Toxoplasmosis is caused by the parasitic protozoan Toxolasma gondii. People with weakened immune
systems or infants whose mothers are infected during pregnancy can develop severe illness. People commonly become infected by undercooked or raw meat, or by inadvertently consuming contaminated soil on unwashed or undercooked vegetables. Unfortunately, pregnant women or immunosuppressed individuals are often mistakenly advised to remove cats from the household to reduce the risk of toxoplasmosis. However, people are highly unlikely to become infected from direct contact with their cats. Cats can become infected by eating infected rodents, birds, or anything contaminated with feces from another infected cat. An infected cat can shed the parasite in its feces for up to two weeks. The parasite must then mature for one to five days before it becomes capable of causing infection and can persist in the environment for many months continuing to contaminate soil, water, gardens, sandboxes, or any place where an infected cat has defecated. Basic hygiene can prevent toxoplasmosis. Wear gloves when handling potentially contaminated material (for example, when gardening or handling raw meat), and be sure to wash your hands afterward. Avoid eating undercooked meat and thoroughly wash fruits and vegetables before consumption.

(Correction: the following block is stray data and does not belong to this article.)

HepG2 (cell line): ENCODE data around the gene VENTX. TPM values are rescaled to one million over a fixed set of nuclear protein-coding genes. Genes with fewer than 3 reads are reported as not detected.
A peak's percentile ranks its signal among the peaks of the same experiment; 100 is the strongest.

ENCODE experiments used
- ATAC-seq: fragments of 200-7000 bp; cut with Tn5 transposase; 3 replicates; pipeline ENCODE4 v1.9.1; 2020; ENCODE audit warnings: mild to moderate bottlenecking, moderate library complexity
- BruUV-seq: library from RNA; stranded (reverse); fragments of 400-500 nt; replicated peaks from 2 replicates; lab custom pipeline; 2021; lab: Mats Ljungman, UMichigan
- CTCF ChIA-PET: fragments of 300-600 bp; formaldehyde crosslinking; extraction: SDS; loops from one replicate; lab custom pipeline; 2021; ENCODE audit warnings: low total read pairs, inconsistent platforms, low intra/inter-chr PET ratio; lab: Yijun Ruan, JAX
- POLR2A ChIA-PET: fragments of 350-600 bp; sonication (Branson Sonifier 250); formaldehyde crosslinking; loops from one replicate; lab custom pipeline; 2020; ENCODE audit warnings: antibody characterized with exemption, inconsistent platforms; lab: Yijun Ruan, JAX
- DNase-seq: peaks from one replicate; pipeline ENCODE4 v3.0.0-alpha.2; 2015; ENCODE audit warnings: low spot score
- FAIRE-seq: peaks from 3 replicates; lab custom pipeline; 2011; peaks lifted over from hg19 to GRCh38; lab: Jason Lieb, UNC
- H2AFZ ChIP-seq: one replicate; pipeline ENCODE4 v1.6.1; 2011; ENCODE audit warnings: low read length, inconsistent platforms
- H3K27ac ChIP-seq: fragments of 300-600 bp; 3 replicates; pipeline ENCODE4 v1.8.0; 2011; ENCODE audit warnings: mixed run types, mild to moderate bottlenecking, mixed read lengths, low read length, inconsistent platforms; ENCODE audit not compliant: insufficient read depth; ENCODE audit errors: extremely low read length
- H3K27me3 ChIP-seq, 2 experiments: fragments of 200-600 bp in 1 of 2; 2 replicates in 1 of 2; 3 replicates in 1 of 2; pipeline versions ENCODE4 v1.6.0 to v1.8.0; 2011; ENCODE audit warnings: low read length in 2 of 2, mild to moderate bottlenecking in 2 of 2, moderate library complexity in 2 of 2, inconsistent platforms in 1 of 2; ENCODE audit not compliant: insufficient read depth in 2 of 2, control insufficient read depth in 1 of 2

Most viruses infect only their natural host species. Human viruses, like those that cause the common cold, infect only humans, while feline immunodeficiency virus, feline infectious peritonitis virus, and feline leukemia virus infect only cats. However, one virus that can be passed from pets to humans is rabies. Rabies is a viral disease resulting from the bite of an infected animal. Cats are highly susceptible to rabies, which attacks the central nervous system, causing a variety of signs. Rabies is almost always fatal. In people, rabies infections usually occur when an infected animal bites a person. In order to protect human health, rabies vaccination of cats is required by law in many areas. Even if your cat is kept indoors it is important to keep rabies vaccines current because cats occasionally escape outdoors, and because rabid animals such as bats and raccoons occasionally enter houses. To further reduce your risk of rabies, avoid contact with wildlife and stray animals. See a doctor immediately if you have been bitten by an animal.